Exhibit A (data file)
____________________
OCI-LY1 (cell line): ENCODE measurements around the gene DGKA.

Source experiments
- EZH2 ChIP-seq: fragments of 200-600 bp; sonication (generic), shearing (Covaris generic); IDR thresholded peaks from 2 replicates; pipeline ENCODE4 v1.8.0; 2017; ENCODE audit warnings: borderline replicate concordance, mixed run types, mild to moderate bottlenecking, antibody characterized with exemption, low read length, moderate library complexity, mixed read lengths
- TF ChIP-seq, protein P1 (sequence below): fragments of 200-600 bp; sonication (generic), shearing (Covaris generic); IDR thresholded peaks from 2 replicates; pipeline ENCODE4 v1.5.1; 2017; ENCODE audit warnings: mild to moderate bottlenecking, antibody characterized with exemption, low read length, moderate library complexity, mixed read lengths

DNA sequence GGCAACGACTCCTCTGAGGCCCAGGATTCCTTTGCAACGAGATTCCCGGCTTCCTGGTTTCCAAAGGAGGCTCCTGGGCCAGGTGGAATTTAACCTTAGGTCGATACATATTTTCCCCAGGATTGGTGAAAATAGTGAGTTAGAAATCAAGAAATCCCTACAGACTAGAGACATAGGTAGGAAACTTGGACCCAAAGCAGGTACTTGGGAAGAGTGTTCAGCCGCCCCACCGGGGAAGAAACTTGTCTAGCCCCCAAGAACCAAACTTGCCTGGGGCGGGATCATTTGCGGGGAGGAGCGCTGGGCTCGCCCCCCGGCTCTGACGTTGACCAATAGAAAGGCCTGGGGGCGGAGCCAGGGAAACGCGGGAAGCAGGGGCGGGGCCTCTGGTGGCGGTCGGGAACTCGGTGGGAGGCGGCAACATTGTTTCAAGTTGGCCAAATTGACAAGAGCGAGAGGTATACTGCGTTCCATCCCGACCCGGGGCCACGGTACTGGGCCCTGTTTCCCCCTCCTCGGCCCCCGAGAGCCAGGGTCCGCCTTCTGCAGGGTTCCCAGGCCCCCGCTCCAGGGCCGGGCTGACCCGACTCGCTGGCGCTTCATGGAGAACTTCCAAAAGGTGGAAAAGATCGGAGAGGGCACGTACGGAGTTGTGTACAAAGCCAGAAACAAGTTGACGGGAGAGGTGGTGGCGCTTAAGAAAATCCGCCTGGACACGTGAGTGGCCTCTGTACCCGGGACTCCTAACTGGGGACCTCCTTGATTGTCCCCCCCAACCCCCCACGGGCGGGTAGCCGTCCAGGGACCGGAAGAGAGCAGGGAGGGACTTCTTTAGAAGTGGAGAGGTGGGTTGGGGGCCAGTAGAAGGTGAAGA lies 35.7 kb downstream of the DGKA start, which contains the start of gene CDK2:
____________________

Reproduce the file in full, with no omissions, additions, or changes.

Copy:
OCI-LY1 (cell line): ENCODE measurements around the gene DGKA.

Source experiments
- EZH2 ChIP-seq: fragments of 200-600 bp; sonication (generic), shearing (Covaris generic); IDR thresholded peaks from 2 replicates; pipeline ENCODE4 v1.8.0; 2017; ENCODE audit warnings: borderline replicate concordance, mixed run types, mild to moderate bottlenecking, antibody characterized with exemption, low read length, moderate library complexity, mixed read lengths
- TF ChIP-seq, protein P1 (sequence below): fragments of 200-600 bp; sonication (generic), shearing (Covaris generic); IDR thresholded peaks from 2 replicates; pipeline ENCODE4 v1.5.1; 2017; ENCODE audit warnings: mild to moderate bottlenecking, antibody characterized with exemption, low read length, moderate library complexity, mixed read lengths

DNA sequence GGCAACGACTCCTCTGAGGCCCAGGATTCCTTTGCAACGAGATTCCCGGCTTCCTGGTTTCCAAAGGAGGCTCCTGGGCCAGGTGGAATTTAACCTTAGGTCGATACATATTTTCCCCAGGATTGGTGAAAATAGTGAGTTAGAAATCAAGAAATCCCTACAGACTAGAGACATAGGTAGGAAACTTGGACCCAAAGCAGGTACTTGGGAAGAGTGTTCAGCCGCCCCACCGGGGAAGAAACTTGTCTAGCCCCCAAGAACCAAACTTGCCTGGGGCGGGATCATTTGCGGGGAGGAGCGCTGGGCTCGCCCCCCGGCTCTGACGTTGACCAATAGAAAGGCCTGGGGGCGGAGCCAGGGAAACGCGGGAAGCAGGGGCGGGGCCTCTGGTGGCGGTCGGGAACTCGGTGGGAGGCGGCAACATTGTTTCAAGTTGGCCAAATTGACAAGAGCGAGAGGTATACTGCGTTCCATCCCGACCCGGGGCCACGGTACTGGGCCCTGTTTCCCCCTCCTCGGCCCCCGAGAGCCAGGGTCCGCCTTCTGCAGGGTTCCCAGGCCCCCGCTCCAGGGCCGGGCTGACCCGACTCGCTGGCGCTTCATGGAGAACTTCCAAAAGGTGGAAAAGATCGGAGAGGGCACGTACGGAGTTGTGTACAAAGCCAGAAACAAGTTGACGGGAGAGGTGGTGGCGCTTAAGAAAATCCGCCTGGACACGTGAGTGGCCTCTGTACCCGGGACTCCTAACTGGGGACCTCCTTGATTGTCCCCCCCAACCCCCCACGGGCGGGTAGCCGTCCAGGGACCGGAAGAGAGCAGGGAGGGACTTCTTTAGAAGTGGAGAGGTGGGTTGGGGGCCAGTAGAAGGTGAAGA lies 35.7 kb downstream of the DGKA start, which contains the start of gene CDK2: